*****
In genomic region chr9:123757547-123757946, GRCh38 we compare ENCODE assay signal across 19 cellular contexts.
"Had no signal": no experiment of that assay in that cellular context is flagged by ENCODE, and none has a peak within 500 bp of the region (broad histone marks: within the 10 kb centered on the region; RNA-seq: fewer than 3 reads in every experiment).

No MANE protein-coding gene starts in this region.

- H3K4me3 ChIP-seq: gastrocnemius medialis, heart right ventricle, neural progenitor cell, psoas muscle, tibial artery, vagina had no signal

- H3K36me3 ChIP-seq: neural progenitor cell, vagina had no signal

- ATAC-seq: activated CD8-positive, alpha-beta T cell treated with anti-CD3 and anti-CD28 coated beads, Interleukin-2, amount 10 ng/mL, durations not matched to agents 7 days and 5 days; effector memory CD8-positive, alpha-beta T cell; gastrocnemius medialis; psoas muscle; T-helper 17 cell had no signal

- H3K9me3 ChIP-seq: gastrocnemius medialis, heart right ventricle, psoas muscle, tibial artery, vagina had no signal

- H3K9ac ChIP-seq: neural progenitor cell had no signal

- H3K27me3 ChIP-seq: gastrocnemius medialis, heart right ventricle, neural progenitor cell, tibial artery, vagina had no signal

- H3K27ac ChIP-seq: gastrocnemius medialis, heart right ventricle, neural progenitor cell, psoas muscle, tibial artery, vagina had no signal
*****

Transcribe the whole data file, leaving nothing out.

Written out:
In genomic region chr9:123757547-123757946, GRCh38 we compare ENCODE assay signal across 19 cellular contexts.
"Had no signal": no experiment of that assay in that cellular context is flagged by ENCODE, and none has a peak within 500 bp of the region (broad histone marks: within the 10 kb centered on the region; RNA-seq: fewer than 3 reads in every experiment).

No MANE protein-coding gene starts in this region.

- H3K4me3 ChIP-seq: gastrocnemius medialis, heart right ventricle, neural progenitor cell, psoas muscle, tibial artery, vagina had no signal

- H3K36me3 ChIP-seq: neural progenitor cell, vagina had no signal

- ATAC-seq: activated CD8-positive, alpha-beta T cell treated with anti-CD3 and anti-CD28 coated beads, Interleukin-2, amount 10 ng/mL, durations not matched to agents 7 days and 5 days; effector memory CD8-positive, alpha-beta T cell; gastrocnemius medialis; psoas muscle; T-helper 17 cell had no signal

- H3K9me3 ChIP-seq: gastrocnemius medialis, heart right ventricle, psoas muscle, tibial artery, vagina had no signal

- H3K9ac ChIP-seq: neural progenitor cell had no signal

- H3K27me3 ChIP-seq: gastrocnemius medialis, heart right ventricle, neural progenitor cell, tibial artery, vagina had no signal

- H3K27ac ChIP-seq: gastrocnemius medialis, heart right ventricle, neural progenitor cell, psoas muscle, tibial artery, vagina had no signal